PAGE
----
Fusion provides three tiers of trim with a price-leader base model S plus mainstream SE and top-level SEL.
Standard equipment on the base issue ranges from 16-inch wheels and all-season Continental tires to power controls for windows and door locks plus a remote keyless entry device, air conditioning, speed control system and a steering wheel that tilts and telescopes, and a stereo audio package with CD/MP3 deck and four speakers.
Top trim Fusion SEL brings foglamps in the front fascia, 17-inch aluminum wheels capped by Michelin Pilot HIX MXM4 tires, automatic climate controls in the cabin and interior trim of upgraded wood or piano black slats, a leather-wrapped steering wheel and six-disc CD/MP3 stereo. Fusion SEL options include heat elements in front buckets and leather upholstery, and a Premium Package adds automatic headlamps, heated exterior mirrors and automatic dimming for the interior rearview mirror.
Issues of personal safety are addressed with strong structural elements and energy-absorbing crush zones front and rear plus a variety of safety systems aboard. All versions contain dual-stage frontal air bags for front riders with smart sensors in place to track the severity of a frontal crash along with the driver's seat position in proximity to the steering wheel and whether seat belts are being used. Side-impact air bags for front seats and curtain-style air bags for front and back rows are available optionally.
Equipment promoting active safety includes a fast rack and pinion steering mechanism and standard four-wheel disc brakes, with options for an anti-lock brake system (ABS) with electronic brake force distribution (EBD) and a traction control system (TCS).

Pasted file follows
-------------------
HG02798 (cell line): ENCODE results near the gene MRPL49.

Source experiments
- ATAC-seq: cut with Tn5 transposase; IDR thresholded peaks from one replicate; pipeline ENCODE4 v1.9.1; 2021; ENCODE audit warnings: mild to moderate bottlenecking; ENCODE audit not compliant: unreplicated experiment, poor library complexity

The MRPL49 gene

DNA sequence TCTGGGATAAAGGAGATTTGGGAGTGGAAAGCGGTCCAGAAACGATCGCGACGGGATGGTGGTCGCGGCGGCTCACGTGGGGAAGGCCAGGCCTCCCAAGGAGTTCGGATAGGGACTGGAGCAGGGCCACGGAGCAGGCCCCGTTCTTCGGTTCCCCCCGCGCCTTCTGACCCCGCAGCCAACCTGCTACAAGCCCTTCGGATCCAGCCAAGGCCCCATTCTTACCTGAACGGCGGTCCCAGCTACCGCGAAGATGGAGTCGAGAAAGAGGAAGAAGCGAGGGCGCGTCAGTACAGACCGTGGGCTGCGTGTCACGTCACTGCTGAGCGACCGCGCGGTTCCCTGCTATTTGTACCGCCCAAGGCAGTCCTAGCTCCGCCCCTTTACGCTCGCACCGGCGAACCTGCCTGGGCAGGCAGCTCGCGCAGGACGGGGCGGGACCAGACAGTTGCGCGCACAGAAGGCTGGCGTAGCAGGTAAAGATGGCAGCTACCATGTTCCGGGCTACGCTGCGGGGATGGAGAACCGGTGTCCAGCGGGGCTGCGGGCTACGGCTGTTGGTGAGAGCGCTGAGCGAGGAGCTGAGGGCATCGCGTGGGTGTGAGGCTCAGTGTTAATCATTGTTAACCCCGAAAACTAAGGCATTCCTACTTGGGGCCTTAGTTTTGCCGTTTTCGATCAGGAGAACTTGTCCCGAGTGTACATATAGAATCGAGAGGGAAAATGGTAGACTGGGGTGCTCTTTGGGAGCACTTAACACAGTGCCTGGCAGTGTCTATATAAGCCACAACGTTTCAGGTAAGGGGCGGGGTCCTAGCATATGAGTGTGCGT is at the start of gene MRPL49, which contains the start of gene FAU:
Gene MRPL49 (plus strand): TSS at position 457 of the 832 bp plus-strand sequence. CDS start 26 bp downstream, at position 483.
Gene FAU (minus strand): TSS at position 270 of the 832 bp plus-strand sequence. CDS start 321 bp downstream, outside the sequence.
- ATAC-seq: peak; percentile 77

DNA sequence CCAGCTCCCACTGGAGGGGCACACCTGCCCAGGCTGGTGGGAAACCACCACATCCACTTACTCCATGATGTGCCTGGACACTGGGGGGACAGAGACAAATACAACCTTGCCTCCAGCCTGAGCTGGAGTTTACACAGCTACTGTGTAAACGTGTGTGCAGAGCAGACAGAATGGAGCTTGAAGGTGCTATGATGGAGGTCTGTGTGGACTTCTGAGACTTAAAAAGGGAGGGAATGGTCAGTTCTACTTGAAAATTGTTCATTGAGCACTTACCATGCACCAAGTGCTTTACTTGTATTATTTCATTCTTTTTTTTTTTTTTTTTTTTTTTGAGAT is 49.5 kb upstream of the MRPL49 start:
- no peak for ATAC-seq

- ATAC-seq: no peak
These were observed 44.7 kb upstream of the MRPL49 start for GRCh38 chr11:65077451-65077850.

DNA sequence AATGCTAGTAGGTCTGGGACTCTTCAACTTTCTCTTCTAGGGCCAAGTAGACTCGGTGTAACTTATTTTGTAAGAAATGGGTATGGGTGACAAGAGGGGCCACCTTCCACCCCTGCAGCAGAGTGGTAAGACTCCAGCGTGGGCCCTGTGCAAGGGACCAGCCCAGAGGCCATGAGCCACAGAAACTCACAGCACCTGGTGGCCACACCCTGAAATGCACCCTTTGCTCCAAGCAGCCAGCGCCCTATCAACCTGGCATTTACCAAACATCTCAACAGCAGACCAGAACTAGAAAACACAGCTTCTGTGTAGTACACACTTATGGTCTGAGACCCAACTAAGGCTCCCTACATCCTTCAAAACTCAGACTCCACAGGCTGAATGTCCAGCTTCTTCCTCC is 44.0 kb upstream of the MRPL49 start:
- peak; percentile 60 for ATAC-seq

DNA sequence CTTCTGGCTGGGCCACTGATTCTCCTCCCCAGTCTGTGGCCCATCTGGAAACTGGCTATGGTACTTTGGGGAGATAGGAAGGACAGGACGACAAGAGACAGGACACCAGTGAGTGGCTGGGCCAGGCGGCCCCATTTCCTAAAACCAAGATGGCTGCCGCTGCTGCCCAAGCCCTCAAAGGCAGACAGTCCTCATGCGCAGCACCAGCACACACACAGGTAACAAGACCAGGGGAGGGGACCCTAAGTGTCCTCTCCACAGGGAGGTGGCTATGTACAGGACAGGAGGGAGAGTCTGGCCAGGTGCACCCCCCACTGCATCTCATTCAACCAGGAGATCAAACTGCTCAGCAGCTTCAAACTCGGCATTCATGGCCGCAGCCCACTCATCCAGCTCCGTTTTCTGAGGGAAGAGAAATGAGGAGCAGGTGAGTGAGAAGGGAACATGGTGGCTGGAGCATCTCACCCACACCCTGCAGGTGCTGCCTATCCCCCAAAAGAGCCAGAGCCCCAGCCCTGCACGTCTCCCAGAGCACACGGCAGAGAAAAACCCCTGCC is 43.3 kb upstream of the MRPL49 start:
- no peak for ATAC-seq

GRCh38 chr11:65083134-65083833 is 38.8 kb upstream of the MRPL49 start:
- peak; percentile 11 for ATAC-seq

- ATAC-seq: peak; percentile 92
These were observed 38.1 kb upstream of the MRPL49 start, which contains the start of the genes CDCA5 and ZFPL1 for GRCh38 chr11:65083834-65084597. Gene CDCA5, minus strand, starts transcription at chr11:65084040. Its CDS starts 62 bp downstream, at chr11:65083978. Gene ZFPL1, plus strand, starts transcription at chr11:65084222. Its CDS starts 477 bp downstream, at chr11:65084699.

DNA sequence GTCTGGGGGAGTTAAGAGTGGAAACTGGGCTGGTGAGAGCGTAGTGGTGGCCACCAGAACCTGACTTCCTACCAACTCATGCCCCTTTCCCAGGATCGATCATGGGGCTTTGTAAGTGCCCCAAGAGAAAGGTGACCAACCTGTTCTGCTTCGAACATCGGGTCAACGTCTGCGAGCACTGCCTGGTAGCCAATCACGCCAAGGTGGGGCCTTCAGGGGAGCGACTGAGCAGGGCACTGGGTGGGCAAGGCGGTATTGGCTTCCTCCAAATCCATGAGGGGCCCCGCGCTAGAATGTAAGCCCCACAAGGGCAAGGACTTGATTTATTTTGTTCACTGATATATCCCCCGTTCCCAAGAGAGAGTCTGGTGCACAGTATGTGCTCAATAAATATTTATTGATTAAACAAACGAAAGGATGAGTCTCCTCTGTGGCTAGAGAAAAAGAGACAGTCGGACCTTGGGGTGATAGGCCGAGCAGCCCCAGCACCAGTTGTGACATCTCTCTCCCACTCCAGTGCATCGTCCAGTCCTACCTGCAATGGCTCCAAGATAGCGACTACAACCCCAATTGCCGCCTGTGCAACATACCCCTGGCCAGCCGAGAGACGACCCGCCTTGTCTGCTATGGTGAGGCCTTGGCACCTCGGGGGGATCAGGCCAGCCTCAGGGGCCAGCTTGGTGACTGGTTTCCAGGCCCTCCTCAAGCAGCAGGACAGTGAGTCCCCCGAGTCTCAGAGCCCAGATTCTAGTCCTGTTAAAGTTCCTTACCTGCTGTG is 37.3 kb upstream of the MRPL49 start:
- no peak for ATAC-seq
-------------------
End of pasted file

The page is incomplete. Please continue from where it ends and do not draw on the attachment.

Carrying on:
Ford builds two aluminum engines for Fusion -- a new 2.3-liter four-cylinder plant in the entry-issue Fusion S or an optional dual-cam 3.0-liter V6 for Fusion SE and the SEL. The base Duratec 23 in-line-four plant, rigged with intake variable cam timing (i-VCT) and electronic throttle control (ETC), produces 160 hp at 6500 rpm and torque tipping to 150 lb-ft at 4000 rpm. It links to the standard five-speed manual transmission or an optional five-speed automatic.
The Duratec 30 V6, also equipped with i-VCT and ETC, rises to 221 hp at 6250 rpm with 205 lb-ft of torque generated at 4800 rpm.
With the V6, Ford adds a wide-ratio six-speed automatic transaxle to bolster performance and fuel economy scores. We steer a prototype version of the Fusion SEL outfitted with the V6 plant and six-speed automatic on an extended course over Mulholland Drive, a twisted ribbon of asphalt warped in corkscrew contours across the Santa Monica Mountains above Los Angeles. This Fusion handles all of Mulholland's curves in a steady and stable no-nonsense manner, demonstrating a flat stance on a rock-rigid platform and fast action from crisp and direct steering gears.
Ford charts price points for Fusion to an unexpected low level beginning at $17,995, or $21,275 for the V6.